Thursday, July 19, 2012

Basketball On Wheels

The other day, all the 3rd graders gathered in the gym for a special assembly. A professional basketball player, Nobuyuki Saito, was coming to talk to the kids about what it is like to play pro a wheelchair. He rolled in and spoke to the kids for about 45 minutes. I didn't hear the speech, as my Japanese is limited and per Namiko's suggestion, I opted for the air conditioned teachers room rather than the sweltering gym, but I had planned to go in for part two of the assembly. 

*I'm sorry for the poor quality of some of pics, things were happening so fast, my iphone couldn't quite keep up.*
Star of the Show.
I walked into the gym just in time to see a few students get strapped into wheelchairs and get ready for a 4 on 4 wheel-y basketball game. The selected students were so excited to try out the wheelchairs, while those on the sidelines were praying they weren't selected to play. 

When I walked it, I was surprised to see the title of his speech on a banner over the stage. In bold English it said, Do Not or Cannot. Namiko then leaned over to me and explained that post his motorcycle accident, Nobuyuki went to Florida to get treatment, and as a result spoke fluent English. So rarely in little Kamagaya, is there a fluent English speaker around, at least one I don't know, 
I was dying to talk to him.
Speech Title.
As I was pondering all this, and not really paying attention, one of my favorite little girls ran up to me with a bib, encouraging me to put it on. I hesitated and tried to politely refuse. Then she went on to tell me in Japanese that it was a sensei game, and I, as she reminded me, was Keito SENSEI. 
Touche, Aya. Touche.

I put up my hair, put on my bib, and walked to the center of the gym amongst shocked and cheering students. A lady came over to buckle me in as I tried to situate my skirt so it wouldn't blow up. 
She chuckled and asked if I would be ok.
I had no idea.

For a few minutes I rolled around getting used to the chair. It was built for sports, so it was light weight, and easy to swivel. There was a wheel stemming from the back of the chair that prevented you from flipping over when shooting the ball. I was surprised to discover that it was similar to snowboarding and skateboarding in that, if I was in motion, I could control the chair by simply leaning from side to side. I was having a great time getting used to the chair and was thrilled to start the little 10 minute game. This is going to be fun! I thought. Then quickly reminded myself that the reason it will be fun, is that I will be able to get up and walk out of here.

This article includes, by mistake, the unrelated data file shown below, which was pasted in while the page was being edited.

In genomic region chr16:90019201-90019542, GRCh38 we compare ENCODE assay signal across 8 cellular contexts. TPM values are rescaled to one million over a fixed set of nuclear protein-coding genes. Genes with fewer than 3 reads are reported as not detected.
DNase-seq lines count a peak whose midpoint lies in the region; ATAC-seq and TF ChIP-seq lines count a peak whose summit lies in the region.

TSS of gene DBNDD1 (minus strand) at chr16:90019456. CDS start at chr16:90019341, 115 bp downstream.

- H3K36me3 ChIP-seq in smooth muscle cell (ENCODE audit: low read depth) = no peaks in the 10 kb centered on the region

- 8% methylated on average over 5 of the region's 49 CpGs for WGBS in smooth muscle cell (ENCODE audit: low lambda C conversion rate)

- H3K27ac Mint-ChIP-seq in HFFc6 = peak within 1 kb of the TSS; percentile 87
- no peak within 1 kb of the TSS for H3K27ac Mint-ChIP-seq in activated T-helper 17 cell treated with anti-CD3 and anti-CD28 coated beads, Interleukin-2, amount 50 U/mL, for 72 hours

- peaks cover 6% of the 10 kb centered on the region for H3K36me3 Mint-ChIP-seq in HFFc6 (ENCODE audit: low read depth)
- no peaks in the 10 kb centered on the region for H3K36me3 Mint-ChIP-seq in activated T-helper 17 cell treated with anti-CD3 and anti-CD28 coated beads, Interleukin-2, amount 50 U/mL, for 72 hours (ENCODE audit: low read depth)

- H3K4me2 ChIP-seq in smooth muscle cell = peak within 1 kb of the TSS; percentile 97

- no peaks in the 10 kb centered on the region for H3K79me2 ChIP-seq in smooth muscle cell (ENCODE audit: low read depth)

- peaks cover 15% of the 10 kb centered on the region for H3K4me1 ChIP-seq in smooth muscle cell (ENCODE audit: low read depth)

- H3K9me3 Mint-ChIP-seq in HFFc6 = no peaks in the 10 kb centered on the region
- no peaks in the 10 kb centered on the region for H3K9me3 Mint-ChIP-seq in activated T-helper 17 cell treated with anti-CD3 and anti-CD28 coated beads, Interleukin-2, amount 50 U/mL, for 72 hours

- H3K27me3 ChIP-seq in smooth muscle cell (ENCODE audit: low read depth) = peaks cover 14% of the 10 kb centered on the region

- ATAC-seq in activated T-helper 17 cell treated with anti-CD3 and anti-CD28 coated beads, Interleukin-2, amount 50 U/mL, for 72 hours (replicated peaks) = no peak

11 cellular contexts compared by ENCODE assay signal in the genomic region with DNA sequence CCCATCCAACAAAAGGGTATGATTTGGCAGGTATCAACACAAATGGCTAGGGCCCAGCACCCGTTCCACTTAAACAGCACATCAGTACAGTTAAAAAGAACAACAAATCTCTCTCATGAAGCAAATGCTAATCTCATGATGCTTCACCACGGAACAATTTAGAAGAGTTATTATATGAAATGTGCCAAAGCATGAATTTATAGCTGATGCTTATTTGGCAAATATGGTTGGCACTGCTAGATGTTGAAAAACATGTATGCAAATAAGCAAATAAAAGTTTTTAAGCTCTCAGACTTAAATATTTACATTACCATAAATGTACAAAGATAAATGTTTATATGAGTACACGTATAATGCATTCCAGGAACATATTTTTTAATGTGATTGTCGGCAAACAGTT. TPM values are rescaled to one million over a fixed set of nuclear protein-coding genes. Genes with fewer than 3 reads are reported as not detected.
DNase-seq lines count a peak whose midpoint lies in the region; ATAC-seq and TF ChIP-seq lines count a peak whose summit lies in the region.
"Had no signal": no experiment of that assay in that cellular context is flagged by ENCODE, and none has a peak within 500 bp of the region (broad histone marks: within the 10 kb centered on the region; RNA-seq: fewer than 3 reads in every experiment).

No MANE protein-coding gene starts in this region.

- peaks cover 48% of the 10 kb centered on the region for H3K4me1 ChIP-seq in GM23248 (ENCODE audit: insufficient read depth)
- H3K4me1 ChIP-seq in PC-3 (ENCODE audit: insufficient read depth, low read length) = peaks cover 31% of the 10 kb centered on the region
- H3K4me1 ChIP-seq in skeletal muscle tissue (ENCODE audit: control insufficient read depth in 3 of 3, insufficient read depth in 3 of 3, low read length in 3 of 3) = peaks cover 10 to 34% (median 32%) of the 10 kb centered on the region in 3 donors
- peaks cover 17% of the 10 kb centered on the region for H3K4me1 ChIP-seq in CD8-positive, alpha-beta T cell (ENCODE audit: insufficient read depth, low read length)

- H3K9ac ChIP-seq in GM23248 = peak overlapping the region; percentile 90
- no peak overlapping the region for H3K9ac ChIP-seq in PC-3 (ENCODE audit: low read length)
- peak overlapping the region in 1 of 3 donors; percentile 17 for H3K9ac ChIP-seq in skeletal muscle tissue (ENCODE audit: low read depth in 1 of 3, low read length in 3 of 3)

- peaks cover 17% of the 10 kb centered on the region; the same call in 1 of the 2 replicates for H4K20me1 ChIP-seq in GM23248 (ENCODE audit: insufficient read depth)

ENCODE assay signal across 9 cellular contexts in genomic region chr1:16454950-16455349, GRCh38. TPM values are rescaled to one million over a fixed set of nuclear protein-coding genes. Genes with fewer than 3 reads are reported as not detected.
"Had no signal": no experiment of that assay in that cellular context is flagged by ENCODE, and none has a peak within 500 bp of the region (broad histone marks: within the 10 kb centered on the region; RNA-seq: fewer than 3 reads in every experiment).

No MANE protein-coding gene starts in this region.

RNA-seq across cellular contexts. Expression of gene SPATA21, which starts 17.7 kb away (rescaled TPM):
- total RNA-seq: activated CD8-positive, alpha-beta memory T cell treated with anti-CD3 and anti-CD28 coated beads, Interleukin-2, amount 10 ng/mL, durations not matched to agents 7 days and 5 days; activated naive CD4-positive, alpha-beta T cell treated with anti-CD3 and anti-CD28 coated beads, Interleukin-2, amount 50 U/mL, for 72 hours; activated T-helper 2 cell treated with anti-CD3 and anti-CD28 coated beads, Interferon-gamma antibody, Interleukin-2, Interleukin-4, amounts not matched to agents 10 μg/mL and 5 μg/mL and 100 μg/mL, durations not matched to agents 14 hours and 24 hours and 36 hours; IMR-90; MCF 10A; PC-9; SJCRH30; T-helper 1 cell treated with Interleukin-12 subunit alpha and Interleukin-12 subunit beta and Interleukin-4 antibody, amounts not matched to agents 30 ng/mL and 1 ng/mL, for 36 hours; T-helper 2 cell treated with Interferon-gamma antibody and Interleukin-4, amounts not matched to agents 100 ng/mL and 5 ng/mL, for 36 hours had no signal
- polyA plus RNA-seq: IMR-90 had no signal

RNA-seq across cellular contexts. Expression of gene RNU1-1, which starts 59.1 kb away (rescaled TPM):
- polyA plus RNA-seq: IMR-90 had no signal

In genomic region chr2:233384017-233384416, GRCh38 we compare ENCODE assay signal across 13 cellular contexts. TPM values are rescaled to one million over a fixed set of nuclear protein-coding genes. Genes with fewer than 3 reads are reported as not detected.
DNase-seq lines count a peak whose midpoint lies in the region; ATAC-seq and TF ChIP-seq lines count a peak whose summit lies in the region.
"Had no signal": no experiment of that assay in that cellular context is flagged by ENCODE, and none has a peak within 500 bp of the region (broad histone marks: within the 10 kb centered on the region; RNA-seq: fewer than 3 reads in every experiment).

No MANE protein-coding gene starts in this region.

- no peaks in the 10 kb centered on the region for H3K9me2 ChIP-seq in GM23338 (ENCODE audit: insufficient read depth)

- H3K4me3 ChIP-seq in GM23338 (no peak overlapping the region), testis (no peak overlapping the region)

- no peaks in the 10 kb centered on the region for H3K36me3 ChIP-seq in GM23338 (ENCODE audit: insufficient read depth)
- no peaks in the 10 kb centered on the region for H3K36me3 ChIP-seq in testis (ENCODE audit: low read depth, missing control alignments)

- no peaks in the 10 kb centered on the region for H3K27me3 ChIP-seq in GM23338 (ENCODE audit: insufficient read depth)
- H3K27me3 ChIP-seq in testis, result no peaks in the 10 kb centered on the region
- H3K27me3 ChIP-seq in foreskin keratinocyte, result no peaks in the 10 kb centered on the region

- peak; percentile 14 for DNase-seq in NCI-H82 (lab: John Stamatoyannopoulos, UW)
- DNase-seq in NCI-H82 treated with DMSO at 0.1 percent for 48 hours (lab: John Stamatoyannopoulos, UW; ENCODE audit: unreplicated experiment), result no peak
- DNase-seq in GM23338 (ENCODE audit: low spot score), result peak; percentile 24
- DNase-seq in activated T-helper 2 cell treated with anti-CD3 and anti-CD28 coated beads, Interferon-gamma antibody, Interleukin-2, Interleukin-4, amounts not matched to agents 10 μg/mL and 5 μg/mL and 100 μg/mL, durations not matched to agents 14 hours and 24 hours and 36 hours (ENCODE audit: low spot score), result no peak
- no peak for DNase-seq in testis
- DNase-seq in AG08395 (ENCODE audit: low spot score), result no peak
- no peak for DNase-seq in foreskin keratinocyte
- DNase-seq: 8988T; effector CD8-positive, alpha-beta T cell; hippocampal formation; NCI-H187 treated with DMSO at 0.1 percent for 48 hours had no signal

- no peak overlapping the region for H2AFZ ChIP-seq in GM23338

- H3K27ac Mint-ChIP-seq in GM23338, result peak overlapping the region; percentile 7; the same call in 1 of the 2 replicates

Big picture Kate, big picture.

Before the game, Nobuyuki wheeled up next to me and asked, in perfect English, if I spoke English. I said yes, and he asked if this was going to be my first time playing in a wheelchair, I told him yes, and he assured me it was just the same as regular basketball. 
I wasn't sure that was entirely true, but I told him I thought I could handle it.

The game started and was great fun! Obviously we didn't dribble, but instead put the ball in our laps and rolled as fast as possible to the basket. I had the opportunity to take one shot and totally air ball-ed it. It took way more strength to get it to the backboard that I was prepared for. A few other times I had trouble changing directions as quickly as I wanted and wound up doing donuts. 
Though, I would be lying if I said that wasn't my favorite part.

When it was all over, the students gave Nobuyuki and his crew flowers to show their appreciation, and everyone filed out and went back to class. I hung around with a few of the student council kids to chat with everyone. Nobuyuki again rolled up to me and asked where I was from, kicking off a 15 minute conversation. He explained that he lived in Florida for a few years, then moved on to Mobile, Alabama. Instantly reminding me of this YouTube clip. 
Which I then proceeded to tell him to look up.
I asked him how that was, and he replied with a deadpanned... boring. I chuckled.
He went on to say that he was so thankful that he didn't pick up the southern accent, and did I know that there are a lot of red necks down there?! I laughed right out loud. 
While we talked, I accidentally brushed my right thumb against my skirt and let out an involuntary, ow!
I looked down to see a massive blister. Think rug burn. Apparently I had been using my thumb as a brake. He asked if I was ok, and I mentioned that I got a blister from all my wheeling. 
He chuckled. As if he didn't know, I mean, really. 
Then he held up his left hand, where he was missing part of his index finger, and says, 
"Ya, I know, this happened to me."
"WHAT!" I shrieked, "from wheeling around?!"
"Jussstttt kidding. No this happened from my accident too."

Almost had me there, Nobuyuki.

He had such a great personality and sense of humor. 
He was truly an inspiration. 

Game On.
2 Points!
Thank You Flowers.
Student Government.
Casual Conversation.

Wheelin' and Dealin'

[The Latest]

Must Read: 10 Things Americans Don't Know About America...from PostMasculine. 
Any American who has visited or lived abroad will most likely be nodding their head the entire time.
Google Search: Which came first, the chicken or the egg. 
Turns out there is an answer now, it's the chicken. I lost this bet. 
Tune: Take a Walk By Passion Pit.
Accomplishment: A well executed lesson.
Obsessions: Color Map Countdown.

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